The other thing is choosing decent passwords. The internet has plenty on this, too, but rest assured that it's quite important.

Your network

Now that your computers are essentially secure, it's time to secure your network. It's important to know that any encryption or safety can be breached, given enough time and resources. Also: a possibility that is not there, is no possibility. That sounds obvious enough but it's very important.

Wired network

There is not much to secure about a wired network, to be honest. The most important thing here, in the network-sense, is the perimeter firewall. You can of course do all kinds of neat obfuscation like not using DHCP and using a different private subnet than default (192.168.1/24), but in the end they are not a security measure, they just make it a little bit harder to find out what you're doing.

But then there is also the physical way of viewing it. Security on your box is no good if I can access it physically. Same goes for your network. I take it it's inside your home, but it is still a thought.

Wireless network

The wireless network is much more of a PITA. Unlike the wired network, you don't need a physical plug to access it. So it stands to reason that the security must be that much stronger. Fortunately, 'they' have thought of this and given us wireless encryption.

In the beginning there was WEP. It was good enough at the time, because no-one could crack it in reasonable time. Currently, it takes about two to five minutes to crack it, on a reasonably busy network. So WEP is out.

Then WPA came along and was much better. However, the WPA standard is already under jeopardy. The advent of the GPU as a calculation processor instead of doing graphics only has sped up key-cracking a humongous amount. So WPA is also out of the question.

At this moment, only WPA2 can be expected to offer reasonable security, especially if implemented with RADIUS (and not PSK). This is where the security versus resources comes into play. If you want more security, you will have to install a RADIUS server. This will come at a cost, however, so the added security might not out-weigh the added cost.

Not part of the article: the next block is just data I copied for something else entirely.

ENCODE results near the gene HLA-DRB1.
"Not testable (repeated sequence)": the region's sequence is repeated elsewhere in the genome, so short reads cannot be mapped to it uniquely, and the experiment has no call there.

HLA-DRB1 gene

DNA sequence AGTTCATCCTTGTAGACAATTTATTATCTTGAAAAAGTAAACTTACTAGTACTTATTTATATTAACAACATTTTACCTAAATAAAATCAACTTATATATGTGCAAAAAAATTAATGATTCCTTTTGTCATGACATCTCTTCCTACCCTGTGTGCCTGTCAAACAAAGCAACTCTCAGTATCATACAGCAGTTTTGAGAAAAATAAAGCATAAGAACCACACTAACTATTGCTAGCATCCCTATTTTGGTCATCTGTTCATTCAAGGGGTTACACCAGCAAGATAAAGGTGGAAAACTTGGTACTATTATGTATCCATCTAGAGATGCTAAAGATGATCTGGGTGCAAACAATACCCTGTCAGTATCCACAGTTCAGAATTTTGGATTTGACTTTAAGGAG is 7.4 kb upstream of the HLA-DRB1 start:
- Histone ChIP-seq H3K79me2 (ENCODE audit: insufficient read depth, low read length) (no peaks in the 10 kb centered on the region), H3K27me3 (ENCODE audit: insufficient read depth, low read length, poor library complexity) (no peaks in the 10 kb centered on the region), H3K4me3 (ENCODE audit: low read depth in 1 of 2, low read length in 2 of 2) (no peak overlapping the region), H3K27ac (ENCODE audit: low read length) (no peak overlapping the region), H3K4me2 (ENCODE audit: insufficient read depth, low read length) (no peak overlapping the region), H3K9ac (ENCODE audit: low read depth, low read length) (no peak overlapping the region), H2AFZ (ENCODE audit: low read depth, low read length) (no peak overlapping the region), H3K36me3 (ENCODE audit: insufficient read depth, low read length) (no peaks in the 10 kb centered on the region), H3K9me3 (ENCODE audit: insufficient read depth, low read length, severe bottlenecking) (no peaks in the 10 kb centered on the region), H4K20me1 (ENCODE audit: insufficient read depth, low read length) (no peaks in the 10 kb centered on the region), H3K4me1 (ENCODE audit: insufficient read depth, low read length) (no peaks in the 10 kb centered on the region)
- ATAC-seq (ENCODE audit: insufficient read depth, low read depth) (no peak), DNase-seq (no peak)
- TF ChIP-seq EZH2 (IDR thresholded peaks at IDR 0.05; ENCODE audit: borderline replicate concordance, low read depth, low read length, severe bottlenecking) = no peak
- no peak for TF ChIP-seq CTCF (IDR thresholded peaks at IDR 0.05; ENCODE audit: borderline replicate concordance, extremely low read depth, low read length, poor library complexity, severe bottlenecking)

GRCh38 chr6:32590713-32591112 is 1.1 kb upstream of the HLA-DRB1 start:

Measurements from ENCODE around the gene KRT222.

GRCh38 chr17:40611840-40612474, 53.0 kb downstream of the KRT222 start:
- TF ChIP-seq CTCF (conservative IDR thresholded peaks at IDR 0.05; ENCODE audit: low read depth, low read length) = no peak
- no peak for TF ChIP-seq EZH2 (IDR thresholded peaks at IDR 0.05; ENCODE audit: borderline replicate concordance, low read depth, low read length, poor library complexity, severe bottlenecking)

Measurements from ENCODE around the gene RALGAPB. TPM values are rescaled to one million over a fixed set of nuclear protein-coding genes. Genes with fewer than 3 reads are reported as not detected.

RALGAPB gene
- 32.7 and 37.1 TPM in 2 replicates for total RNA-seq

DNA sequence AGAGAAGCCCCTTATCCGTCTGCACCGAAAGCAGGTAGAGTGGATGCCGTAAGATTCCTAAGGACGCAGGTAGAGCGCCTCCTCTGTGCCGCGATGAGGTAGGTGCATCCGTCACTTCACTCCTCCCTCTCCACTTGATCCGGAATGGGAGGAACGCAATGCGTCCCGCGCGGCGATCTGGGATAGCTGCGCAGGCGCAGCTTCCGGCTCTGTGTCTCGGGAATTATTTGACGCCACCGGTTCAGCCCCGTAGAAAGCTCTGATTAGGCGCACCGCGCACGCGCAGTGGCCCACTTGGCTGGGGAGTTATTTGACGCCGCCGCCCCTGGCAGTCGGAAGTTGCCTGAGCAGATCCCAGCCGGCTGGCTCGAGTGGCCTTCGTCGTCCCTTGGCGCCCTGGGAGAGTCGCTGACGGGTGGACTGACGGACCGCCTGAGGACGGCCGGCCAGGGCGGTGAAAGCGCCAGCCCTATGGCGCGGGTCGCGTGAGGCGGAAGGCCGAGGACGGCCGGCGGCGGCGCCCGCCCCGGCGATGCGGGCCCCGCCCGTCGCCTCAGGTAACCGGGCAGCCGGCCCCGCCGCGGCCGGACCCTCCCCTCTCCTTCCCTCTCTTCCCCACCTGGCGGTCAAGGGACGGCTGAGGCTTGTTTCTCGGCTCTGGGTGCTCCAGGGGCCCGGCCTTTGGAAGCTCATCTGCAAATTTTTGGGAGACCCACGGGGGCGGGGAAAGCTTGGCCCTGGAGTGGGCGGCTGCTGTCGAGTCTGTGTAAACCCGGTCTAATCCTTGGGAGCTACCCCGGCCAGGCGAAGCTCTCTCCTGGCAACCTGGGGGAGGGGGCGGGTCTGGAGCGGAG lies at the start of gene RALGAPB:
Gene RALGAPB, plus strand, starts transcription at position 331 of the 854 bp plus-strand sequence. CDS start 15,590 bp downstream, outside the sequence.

I think the best you can do for now is use WPA2-PSK with a sufficient passphrase. Make it long, make it complicated.

Anything like not broadcasting your SSID is bogus, any tool can find your network anyway. So is registering MAC addresses. It takes about a minute to find an accepted MAC and set my adapter to it.

Short summary

  • Good passwords and pass phrases.
  • Offsite backups
  • Firewall your workstations and perimeter
  • Upgrade wireless encryption to at least WPA2-PSK

You should first think about "What do I want to protect and from what" and then come up with measures.

Since you have two machines the most secure solution would be to have all the "data" on one machine and never connect it to a network but to use e.g. USB storage to transfer data.

Besides that I would advise you to consider the following points:

  • Blocking outbound connections by default

  • File Encryption (Full Disk Encryption AND, if possible, Encryption of the "data" itself in containers (try Truecrypt))

  • E-mail encryption

P.S.: Since you are from Germany you SHOULD (No really, do it...) take a look at the BSI homepage (Federal Office for Information Security)


The weakest link in your environment is Windows XP. It is terrible for security. Why? Because everything you do there is done as a user with complete Administrator rights.